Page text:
WATCH: Barzan Towers - a piece of Qatar's history
In 1910, the Barzan towers were built by Sheikh Mohammed bin Jassim Al-Thani as part of a defensive system against enemy invaders, more specifically, the Ottomans.
A raudah is a valley where rainwater may be collected from higher ground, and the towers were constructed partly to protect this area. It is thought that they may also have been used as a look-out against pirates.
The towers stand 14 meters tall, and get their name from an Arabic term for ‘high place’. The eastern tower was, in fact, originally called by a different name, Al Burj Al Sharqi.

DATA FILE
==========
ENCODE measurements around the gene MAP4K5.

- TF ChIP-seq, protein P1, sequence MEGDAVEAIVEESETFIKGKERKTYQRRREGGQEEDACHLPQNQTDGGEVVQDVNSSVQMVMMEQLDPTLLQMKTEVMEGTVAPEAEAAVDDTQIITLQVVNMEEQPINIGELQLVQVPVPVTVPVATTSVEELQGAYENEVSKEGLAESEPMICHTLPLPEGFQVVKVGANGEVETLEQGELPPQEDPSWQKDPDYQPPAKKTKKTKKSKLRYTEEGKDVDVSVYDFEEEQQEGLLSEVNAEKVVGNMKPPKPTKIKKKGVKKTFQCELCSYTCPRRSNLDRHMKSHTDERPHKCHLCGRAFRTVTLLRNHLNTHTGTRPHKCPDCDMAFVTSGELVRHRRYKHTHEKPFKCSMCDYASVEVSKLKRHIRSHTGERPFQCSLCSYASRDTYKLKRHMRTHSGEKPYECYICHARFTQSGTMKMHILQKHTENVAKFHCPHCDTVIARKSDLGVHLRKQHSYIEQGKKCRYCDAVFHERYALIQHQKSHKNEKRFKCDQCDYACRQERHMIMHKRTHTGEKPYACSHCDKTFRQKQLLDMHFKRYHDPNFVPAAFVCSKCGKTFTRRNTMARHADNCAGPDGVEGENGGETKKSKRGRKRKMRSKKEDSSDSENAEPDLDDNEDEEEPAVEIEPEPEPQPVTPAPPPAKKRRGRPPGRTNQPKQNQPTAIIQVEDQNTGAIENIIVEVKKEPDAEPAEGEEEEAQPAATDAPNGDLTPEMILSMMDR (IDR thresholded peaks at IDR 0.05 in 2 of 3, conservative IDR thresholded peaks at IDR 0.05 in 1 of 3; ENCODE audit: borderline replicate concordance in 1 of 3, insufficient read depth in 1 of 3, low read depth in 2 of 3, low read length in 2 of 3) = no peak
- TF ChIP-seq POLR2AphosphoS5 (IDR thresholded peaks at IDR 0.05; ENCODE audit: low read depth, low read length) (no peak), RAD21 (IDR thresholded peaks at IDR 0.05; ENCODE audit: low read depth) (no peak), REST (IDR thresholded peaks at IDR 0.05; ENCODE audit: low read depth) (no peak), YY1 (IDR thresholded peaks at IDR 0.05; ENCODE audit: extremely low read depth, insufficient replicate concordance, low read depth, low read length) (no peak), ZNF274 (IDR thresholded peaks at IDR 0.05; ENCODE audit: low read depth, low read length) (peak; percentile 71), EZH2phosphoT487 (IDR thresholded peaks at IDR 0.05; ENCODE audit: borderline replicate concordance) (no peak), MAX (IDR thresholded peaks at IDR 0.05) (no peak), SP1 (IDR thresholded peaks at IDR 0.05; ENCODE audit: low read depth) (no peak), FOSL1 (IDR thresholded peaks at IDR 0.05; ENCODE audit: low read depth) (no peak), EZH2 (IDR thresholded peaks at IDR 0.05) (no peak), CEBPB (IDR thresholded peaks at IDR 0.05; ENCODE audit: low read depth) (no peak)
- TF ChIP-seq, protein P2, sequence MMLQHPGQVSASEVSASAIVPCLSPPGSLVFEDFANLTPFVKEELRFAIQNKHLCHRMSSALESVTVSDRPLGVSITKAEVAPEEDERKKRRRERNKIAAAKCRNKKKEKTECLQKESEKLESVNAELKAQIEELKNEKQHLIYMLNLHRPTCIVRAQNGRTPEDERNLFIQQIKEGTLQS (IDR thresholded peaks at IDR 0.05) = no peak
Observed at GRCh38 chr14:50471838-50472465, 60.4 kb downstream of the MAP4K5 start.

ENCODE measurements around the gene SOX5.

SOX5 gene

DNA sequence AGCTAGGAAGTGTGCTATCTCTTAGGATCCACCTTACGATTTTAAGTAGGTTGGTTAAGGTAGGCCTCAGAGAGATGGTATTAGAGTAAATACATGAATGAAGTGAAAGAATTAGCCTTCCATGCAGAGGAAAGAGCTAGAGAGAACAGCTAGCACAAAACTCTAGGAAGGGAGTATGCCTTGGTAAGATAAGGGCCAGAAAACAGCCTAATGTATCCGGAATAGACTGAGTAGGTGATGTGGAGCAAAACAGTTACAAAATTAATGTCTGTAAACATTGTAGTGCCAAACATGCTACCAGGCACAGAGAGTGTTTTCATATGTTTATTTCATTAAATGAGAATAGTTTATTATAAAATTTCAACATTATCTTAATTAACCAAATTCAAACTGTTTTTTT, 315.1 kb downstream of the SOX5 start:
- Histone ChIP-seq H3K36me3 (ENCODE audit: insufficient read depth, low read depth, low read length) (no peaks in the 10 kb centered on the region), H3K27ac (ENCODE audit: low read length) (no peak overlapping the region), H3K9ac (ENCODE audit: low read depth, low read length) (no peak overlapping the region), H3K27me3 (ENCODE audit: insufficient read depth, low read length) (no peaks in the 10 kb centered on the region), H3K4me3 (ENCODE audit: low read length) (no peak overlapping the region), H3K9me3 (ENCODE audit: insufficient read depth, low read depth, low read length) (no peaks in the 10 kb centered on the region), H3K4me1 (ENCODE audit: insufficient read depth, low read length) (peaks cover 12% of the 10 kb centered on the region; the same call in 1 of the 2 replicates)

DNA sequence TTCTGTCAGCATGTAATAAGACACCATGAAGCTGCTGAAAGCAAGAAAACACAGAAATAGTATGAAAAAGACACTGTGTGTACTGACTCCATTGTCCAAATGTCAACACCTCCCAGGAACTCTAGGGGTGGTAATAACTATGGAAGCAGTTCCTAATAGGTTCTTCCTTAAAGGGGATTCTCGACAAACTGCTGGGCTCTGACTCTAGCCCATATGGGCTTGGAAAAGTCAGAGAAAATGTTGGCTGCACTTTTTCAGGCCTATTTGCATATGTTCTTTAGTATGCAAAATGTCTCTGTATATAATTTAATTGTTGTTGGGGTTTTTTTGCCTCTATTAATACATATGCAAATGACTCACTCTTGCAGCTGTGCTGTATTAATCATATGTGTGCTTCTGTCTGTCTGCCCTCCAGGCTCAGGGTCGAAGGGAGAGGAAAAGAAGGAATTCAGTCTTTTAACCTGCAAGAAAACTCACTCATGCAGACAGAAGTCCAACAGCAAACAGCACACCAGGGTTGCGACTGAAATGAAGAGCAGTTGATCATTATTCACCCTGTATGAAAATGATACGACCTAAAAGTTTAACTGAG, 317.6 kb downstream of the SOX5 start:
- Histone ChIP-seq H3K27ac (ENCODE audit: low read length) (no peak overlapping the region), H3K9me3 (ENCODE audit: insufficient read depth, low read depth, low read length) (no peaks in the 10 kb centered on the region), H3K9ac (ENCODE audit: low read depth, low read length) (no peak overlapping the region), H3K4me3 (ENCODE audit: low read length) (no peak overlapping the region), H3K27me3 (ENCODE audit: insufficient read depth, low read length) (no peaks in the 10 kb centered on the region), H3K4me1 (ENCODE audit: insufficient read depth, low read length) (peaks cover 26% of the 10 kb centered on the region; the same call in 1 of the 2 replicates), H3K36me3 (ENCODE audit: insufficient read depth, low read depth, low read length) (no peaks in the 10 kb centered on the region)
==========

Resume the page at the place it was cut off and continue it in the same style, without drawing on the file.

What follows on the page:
They were used to spot the new moon each lunar month of the Muslim calendar, especially at the beginning of Ramadan and Eid. Two observers would climb the towers, and if they were in agreement about the moon’s sighting, a new month would officially be deemed to commence.
The towers were constructed in the traditional fashion, with walls of raw coral rock and limestone held together by a mud mortar and then covered with a gypsum-based plaster. The walls are thick as a measure to keep out the heat.
Photo Credit: Mary Coons' blog